Bush is spending two days in the Gulf region next week to mark the anniversary. He will be in Mississippi on Monday, to have lunch with community leaders, walk through a neighborhood, and deliver a speech on the rebuilding effort, before traveling to New Orleans, where he was scheduled to have dinner with state and local official and spend the night. On Tuesday, Bush is attending a service of prayer and remembrance, conducting a roundtable discussion on an effort headed by first lady Laura Bush to restock Gulf Coast libraries. He also will give a speech and visit with local residents, Perino said.A nice stroll through a neighborhood, dinner, and fixing up libraries. What a guy. You know what would impress me more? If he spent the night in one of those FEMA trailers. And filling the libraries with books is a nice idea and all, but what about the schools? Who's going to be visiting a library if they don't have somewhere to live? I hope they'll have some cots in the stacks.
Meanwhile, back at the reality ranch:
The job of clearing debris left by the storm remains unfinished, and has been plagued by accusations of fraud and price gouging. Tens of thousands of families still live in trailers or mobile homes, with no indication of when or how they will be able to obtain permanent housing. Important decisions about rebuilding and improving flood defenses have been delayed. And little if anything has been done to ensure the welfare of the poor in a rebuilt New Orleans.Color me shocked. And what about paying attention to threats "before they fully materialize?"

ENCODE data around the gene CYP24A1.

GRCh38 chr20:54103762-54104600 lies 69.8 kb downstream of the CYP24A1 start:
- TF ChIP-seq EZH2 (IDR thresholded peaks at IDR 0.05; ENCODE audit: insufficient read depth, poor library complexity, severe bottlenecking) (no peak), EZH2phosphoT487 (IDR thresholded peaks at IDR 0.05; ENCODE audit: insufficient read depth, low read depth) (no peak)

LEVEES: The federal government hasn't broken any promises with regard to flood protection — mostly because it has assiduously avoided making any.Well, we can wait until the end of 2007. There probably won't be any hurricanes until then.
White House Katrina recovery czar Donald Powell has said that the administration intends to wait for the completion of a $20 million U.S. Army Corps of Engineers study, due in December 2007, before it decides whether to enhance the flood protection system in southern Louisiana enough to resist a Category 5 hurricane.
A preliminary draft of the study released in July was widely criticized because it omitted five projects that state officials say should be started right away. At the same time, it focused on a massive levee that would stretch hundreds of miles along the Louisiana coast while paying only lip service to the critical task of shoring up the state's vanishing wetlands, which provide a natural barrier to hurricane flooding.
Shakes and I talked recently, and both of us were saying that we thought the Katrina tragedy would be the undoing for Bush. The gross incompetence, the horror that increased daily, the blatant disdain for the victims, and the complete ignoring of the situation should have been the tolling bell for the Bush Presidency. Somehow, he managed to survive.
Now, one year later, the disdain and ignoring continues. Bush would desperately love for Americans to consider the anniversary of this black eye to be unimportant; not a milestone, but a beginning. However, it only proves that the Bush Administration didn't give a good goddamn about the people on the Gulf Coast then, and one year later, they still have little concern for the welfare of the victims.
New Orleans is still drowning.
(I caution about placing too much importance on this cross-post.)